With cancer and death foremost on its agenda, Letters from Max, a ritual, presented by Necessary Angel, is surprisingly buoyant. Maev Beaty and Jesse LaVercombe bound eagerly onto The Theatre Centre’s Franco Boni stage and—while things eventually do get solemn and grim—that transcendent exuberance remains constant, even in moments of quiet stillness.
Beaty and LaVercombe are Sarah and Max in this two-hander by Sarah Ruhl, based on her book with Max Ritvo, which documents their correspondence. Max first came into her life as a twenty-year-old student of her playwriting class. A poet and wise beyond his years (a trite phrase, though entirely resonant when you hear his words) he impresses her with his humour and insight. An intense friendship develops, charged with creative, philosophical electricity arcing up a storm between them.
It is such a joy to witness intelligent, literate, and compassionate artists feeding off each other. The inside jokes, the mutual admiration—it weaves a potent spell. Beaty and LaVercombe have a waggish and endearing dynamic. As Max’s cancer becomes a more urgent reality, the space for optimism dwindles, and there are deeply affecting moments when Beaty’s face trembles with her valiant attempt to hold back tears. Perhaps even more poignant: the awe and reverence in their playful eyes as they contemplate each other.
Minimalist and restrained, director Alan Dilworth fills the space between and around them with subtle yet abundant theatricality. This duo are inherently theatrical and their essential need to perform—for themselves, each other and us—is thoroughly felt. They stand at microphones during poetry recitations—truly beautiful, witty, emotive passages—and this synthetically amplified sound draws our attention to the mechanics of craft and the formality of performance—a ritual.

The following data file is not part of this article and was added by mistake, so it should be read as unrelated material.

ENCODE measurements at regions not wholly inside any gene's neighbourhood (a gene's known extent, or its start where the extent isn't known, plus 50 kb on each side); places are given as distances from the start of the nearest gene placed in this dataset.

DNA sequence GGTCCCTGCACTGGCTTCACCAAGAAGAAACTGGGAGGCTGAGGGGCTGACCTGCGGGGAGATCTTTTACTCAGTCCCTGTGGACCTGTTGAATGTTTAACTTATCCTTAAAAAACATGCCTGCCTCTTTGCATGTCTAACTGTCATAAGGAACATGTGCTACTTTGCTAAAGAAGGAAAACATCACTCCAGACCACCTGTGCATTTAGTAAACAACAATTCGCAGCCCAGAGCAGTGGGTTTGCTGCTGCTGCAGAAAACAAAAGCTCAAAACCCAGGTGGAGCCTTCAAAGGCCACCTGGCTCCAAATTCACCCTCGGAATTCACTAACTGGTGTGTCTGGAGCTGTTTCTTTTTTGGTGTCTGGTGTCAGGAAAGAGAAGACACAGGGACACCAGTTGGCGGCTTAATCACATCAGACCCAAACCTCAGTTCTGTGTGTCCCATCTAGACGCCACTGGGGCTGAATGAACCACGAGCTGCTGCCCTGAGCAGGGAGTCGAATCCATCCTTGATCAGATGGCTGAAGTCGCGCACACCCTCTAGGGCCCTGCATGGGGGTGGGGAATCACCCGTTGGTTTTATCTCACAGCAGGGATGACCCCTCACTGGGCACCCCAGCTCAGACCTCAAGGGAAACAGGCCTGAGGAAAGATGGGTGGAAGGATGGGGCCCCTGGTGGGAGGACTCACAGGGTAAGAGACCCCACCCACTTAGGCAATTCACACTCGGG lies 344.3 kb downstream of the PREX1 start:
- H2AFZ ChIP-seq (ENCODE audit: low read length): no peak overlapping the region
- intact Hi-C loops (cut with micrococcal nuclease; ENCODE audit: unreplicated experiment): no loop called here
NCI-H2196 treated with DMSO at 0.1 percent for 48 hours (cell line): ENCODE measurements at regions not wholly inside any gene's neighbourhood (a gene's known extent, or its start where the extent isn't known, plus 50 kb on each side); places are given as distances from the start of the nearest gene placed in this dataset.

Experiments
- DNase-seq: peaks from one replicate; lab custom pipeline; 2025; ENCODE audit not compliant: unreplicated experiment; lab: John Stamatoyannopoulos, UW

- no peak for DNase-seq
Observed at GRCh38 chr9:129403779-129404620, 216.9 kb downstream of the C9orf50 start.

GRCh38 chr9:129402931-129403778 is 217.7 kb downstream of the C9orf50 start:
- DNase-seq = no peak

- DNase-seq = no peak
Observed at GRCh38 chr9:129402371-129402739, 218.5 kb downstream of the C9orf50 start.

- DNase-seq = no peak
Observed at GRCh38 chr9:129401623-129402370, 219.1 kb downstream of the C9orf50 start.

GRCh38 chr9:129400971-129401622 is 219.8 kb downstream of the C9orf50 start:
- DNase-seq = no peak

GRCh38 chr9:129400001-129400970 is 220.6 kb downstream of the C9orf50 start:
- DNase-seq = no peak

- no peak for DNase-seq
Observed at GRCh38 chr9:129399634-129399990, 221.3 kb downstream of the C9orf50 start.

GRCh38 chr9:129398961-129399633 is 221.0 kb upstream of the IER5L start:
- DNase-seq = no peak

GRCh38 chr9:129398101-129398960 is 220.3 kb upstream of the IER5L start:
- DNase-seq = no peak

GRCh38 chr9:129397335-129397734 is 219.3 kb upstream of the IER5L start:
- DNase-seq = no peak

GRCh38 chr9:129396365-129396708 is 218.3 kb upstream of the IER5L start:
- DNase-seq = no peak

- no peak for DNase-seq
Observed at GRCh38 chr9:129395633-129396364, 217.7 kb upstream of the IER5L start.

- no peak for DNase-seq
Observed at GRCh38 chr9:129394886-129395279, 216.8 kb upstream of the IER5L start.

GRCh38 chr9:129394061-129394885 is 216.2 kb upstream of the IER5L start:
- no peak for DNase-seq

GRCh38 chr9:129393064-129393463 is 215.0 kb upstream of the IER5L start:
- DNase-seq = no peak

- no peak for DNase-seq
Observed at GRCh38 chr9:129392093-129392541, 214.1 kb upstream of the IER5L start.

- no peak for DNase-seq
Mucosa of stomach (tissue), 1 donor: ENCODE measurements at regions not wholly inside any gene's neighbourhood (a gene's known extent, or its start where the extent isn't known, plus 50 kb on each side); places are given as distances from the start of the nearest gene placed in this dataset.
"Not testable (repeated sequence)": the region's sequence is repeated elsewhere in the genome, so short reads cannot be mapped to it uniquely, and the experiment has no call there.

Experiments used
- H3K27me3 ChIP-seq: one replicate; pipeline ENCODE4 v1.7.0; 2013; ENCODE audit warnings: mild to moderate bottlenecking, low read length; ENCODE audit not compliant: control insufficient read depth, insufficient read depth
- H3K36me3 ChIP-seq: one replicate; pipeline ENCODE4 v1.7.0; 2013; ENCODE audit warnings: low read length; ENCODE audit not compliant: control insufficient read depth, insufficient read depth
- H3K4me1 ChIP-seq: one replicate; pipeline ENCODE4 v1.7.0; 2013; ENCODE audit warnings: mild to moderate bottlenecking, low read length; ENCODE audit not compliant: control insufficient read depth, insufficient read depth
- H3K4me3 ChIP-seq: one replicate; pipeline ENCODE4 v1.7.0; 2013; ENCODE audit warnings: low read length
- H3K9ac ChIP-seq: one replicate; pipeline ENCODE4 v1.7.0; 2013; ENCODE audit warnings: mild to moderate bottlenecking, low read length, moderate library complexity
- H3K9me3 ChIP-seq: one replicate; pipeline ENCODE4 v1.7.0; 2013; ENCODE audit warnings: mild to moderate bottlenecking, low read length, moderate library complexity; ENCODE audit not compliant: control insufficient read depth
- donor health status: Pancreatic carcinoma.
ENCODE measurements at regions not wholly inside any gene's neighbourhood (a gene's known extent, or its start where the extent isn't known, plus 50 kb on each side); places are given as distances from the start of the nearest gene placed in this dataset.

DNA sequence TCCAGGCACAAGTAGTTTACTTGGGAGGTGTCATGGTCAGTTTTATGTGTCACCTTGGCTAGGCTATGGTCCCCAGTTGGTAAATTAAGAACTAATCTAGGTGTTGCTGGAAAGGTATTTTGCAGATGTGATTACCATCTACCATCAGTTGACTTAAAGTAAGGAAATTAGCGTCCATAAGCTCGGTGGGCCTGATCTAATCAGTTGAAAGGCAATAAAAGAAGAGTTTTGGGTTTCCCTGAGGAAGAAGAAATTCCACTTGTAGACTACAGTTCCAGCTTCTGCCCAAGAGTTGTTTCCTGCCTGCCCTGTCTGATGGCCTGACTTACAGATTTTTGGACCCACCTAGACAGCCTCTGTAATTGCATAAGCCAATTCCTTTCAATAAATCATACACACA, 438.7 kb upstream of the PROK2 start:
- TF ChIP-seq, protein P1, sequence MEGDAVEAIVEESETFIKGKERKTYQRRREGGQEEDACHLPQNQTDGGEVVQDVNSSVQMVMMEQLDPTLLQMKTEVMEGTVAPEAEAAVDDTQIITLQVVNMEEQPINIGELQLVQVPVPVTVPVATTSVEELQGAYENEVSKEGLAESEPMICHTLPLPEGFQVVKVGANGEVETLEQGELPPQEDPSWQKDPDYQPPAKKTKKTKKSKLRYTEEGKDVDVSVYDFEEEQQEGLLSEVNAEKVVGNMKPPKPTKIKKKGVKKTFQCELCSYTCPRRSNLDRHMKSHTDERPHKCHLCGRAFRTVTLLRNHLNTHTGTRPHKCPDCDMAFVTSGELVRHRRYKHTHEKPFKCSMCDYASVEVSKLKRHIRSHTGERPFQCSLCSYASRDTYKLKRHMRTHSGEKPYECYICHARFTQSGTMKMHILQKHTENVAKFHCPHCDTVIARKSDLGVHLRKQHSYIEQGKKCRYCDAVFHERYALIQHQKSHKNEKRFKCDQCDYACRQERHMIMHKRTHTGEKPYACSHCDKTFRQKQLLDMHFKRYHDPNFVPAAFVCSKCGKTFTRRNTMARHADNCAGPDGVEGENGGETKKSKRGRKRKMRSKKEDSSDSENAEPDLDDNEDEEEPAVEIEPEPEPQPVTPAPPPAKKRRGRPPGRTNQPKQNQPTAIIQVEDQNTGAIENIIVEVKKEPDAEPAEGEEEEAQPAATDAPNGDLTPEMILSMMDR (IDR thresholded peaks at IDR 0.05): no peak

The back of the stage is a set of overlapping scrims, used very sparingly for projections. A roughly sketched staircase of increased luminosity as it ascends is a pivotal image. Speculation about an afterlife, of earthly concerns and how they relate to the possibility of spiritual continuance figures prominently in their discussions. Max’s pragmatic yet pliable disbelief and Sarah’s tentative, conjectural faith collide in poetic, existential fireworks. Death, God, Reincarnation, Consciousness, Love—all these grand ideas humanity has wrestled with for ages—seem fresh, urgent and vital because we care so deeply for the people unpacking them here.
Yes, cancer and death are downers, but this never feels bleak or gloomy. When Max articulates his precise and awful fear of dying, it is pained and haunting, of course, but there is such fierce and melancholic beauty in his words—in the person whose shape they delineate. The silent finale is a very stylized bit of payoff for an earlier set-up that feels sincere and entirely earned.
I lost someone important to me to cancer quite recently and this storyline feels very raw. It wasn’t just the nuance and restraint of the emotion here that really hit; their unguarded, unflinching and whimsical conversations were a genuine comfort to me. Letters From Max, a ritual, captures the bittersweet gift of being able to consciously appreciate limited time with a loved one. It is also a heartfelt tribute to friendship—and, ultimately, life—as an act of deliberate creation.